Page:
By Frank Holmes, CEO and Chief Investment Officer, U.S. Global Investors
- The best performing precious metal for the week was silver. Silver trades at a much more volatile spread than gold, thus its over 10-percent price reaction this week, its biggest weekly gain in 15 months (due to the fallout in Europe over Britain voting to leave the EU), is refreshing to see.
- Market turmoil following the U.K.’s decision to leave the EU is causing more investors to turn to gold and Treasuries, reports Bloomberg. The yellow metal rallied more in the first half of the year than in any other year since 1974, with prices pushed up 24 percent. In addition, traders are now pricing in greater chances of a rate cut than a rate hike in September, pushing Treasury yields lower and boosting the appeal of gold.
- Imports of gold to mainland China from Hong Kong were up 68 percent month-on-month in May, reports S&P Global Platts, totaling 115 mt and reaching the highest level since December. This figure was up 63 percent year-on-year from 70.7 mt in May of 2015.
- The worst performing precious metal for the week ironically was gold, still up around 1.99 percent. Perhaps not too surprising since this was a page-one story. As central bankers assured the markets that they were ready to act, if needed, equities climbed higher and this became a headwind for further momentum in gold prices.
- Elvira Nabiullina, chair of the Russian central bank, commented on gold reserves during an interview with a local newspaper this week, according to one Reuters headline. Nabiullina said she sees no possibility of increasing Russia’s gold and FX reserves in the near future.
- A surge in gold prices could cut Indian demand for the precious metal to the lowest in seven years, reports Bloomberg. “Price is a very important factor for Indians and if it remains at these levels then I don’t see much recovery in demand,” said Bachhraj Bamalwa, a director at the All India Gems & Jewelry Trade Federation. Weak demand since the start of 2016 has forced dealers to sell gold at a discount to clear inventories.
- Turnover in China’s top exchange-traded fund backed by bullion, the Huaan Yifu Gold ETF, jumped to a record $191 million last Friday following Britain’s vote. Outstanding shares of the fund also jumped five-fold from the start of the year to 1.6 billion, according to David Xu, managing director at Huaan Asset Management. Similarly, a decline of the Chinese real estate market moved billions into the country’s stock market. If Chinese investors sour on stocks and decide gold’s historic value looks tempting, this could mean the next boom for the metal, reports Bloomberg Intelligence analyst Kenneth Hoffman. Currently the ETF only holds 16 tonnes of metal, but the creators of the fund expect it to grow to 500 tonnes in the next three to five years.
- According to consensus data from June 28, economists are raising the probability of U.S. interest rate cuts, rather than hikes, over the next 18 months, reports Bloomberg. A hike is seen only from February 2017. Overseas, initial shock following Brexit is easing. Economists are expecting the Bank of England to add more stimulus and Japan’s central bank chief Haruhiko Kuroda said this week that more funds could be injected into markets should they be required, reports Bloomberg.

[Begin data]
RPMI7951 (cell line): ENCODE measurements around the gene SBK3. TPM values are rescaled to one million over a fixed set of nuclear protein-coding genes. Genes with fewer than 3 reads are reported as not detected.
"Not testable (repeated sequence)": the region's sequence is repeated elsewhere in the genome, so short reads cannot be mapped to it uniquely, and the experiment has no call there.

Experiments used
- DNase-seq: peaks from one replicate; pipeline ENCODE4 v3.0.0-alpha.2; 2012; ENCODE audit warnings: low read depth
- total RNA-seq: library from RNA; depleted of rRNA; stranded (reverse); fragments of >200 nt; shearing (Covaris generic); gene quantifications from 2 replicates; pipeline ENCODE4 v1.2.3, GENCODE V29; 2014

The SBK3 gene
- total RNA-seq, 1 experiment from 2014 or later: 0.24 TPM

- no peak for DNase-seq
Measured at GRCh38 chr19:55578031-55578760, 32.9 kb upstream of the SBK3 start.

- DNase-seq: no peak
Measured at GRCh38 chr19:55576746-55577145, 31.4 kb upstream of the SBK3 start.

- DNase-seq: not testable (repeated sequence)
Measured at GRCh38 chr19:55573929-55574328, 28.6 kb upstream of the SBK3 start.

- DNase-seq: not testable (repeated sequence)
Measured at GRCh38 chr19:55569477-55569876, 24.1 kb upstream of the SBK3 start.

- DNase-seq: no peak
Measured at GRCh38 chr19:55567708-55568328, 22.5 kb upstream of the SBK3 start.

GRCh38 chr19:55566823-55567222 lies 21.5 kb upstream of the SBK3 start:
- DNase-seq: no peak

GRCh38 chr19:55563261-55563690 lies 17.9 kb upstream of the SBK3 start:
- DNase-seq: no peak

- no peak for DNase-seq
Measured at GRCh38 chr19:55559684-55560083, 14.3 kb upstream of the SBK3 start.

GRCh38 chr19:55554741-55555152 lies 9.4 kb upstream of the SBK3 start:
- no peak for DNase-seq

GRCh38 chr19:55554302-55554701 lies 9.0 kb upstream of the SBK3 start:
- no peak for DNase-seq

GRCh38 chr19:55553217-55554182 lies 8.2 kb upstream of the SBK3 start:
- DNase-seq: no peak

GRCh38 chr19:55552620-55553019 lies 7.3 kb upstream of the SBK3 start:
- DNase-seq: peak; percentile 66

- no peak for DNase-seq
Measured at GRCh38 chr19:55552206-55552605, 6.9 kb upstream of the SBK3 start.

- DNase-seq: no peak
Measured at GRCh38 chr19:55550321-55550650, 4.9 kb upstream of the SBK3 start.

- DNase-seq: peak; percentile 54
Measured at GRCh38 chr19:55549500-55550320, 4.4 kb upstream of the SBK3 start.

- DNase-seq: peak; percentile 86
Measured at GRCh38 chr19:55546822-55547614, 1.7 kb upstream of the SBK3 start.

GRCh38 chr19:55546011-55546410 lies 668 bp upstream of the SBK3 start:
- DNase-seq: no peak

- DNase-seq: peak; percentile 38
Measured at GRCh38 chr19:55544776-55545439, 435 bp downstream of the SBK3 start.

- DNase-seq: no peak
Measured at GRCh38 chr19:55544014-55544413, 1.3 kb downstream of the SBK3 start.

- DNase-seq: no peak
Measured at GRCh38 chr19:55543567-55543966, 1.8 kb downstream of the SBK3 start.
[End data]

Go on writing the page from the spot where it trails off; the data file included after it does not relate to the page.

- Citing updated commodity forecasts, Credit Suisse analysts Anita Soni and Ralph Profiti believe the price of gold could hit $1,500 an ounce by early 2017. Goldman and Morgan Stanley are among other banks increasing their price outlooks. On Thursday, Australia & New Zealand Banking Group Ltd. reported that it sees bullion rallying to as much as $1,400 an ounce over the next 12 months. If the Brexit vote spurs the world’s central banks to step up easing, currencies will be hurt and gold could be favored even further.
- Temp jobs are the first to go in a downturn and serve as a predictor of general job trends, according to a report from BMO Private Bank. And since December, this sector has shed 27,400 jobs, reversing a five-year trend that saw it grow five times faster than overall employment, the bank writes. Compounding the trend, there has been a pickup in initial jobless claims.
- According to a new poll by Marketplace and Edison Research, 71 percent of Americans believe the U.S. economic system is “rigged in favor of certain groups,” reports CNN Money. On this note, JPMorgan Chase & Co won the dismissal of three private antitrust lawsuits on Wednesday, reports Reuters, accusing the bank of rigging a market for silver futures contracts traded on COMEX. U.S. District Judge Paul Engelmayer said the plaintiffs did not show JPMorgan made “uneconomic” bids, or intended to rig the market at counterparties’ expense, the article continues. Engelmayer’s dismissal was with prejudice, meaning the lawsuits cannot be brought again. This follows a 2014 court victory by JPMorgan where plaintiffs nationwide accused the bank of trying to drive down the silver price.
- Gold miner Asanko Gold Inc. has come under attack from a Toronto-based hedge fund, reports the Financial Post, claiming the company’s stock price could plummet 90 percent. K2 Associates Investment Management alleges that Asanko’s gold resources “don’t add up” and appears to be over-inflated by a factor of two. Asanko rejected all allegations by K2.